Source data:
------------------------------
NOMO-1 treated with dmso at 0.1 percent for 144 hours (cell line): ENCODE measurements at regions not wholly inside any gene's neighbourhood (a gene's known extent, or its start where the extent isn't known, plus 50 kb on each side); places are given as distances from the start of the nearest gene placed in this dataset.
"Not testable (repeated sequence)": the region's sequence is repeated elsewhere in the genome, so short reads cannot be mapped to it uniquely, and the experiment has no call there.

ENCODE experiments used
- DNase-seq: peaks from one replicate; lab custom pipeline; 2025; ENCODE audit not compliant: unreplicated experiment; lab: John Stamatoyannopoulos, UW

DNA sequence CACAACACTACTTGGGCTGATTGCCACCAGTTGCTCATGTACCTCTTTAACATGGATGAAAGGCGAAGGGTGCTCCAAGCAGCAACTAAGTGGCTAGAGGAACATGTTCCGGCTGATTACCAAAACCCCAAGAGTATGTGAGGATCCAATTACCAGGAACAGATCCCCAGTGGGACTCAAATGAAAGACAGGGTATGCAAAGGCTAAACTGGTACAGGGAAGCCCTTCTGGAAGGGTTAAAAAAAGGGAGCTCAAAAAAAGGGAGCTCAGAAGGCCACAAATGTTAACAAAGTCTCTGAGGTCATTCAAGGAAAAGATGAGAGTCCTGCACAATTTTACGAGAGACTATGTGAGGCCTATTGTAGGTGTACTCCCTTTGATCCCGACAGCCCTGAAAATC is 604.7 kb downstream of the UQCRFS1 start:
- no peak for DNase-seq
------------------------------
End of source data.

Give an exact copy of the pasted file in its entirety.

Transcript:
NOMO-1 treated with dmso at 0.1 percent for 144 hours (cell line): ENCODE measurements at regions not wholly inside any gene's neighbourhood (a gene's known extent, or its start where the extent isn't known, plus 50 kb on each side); places are given as distances from the start of the nearest gene placed in this dataset.
"Not testable (repeated sequence)": the region's sequence is repeated elsewhere in the genome, so short reads cannot be mapped to it uniquely, and the experiment has no call there.

ENCODE experiments used
- DNase-seq: peaks from one replicate; lab custom pipeline; 2025; ENCODE audit not compliant: unreplicated experiment; lab: John Stamatoyannopoulos, UW

DNA sequence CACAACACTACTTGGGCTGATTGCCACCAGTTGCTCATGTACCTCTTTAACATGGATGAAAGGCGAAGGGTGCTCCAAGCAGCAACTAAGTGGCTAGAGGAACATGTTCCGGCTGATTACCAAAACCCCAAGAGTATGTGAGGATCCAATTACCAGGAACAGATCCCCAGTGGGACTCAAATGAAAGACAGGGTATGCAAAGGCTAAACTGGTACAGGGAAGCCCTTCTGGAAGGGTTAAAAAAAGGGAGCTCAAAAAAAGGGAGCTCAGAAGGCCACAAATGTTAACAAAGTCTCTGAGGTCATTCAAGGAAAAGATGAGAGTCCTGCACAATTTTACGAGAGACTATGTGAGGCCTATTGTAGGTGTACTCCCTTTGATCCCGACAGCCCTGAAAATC is 604.7 kb downstream of the UQCRFS1 start:
- no peak for DNase-seq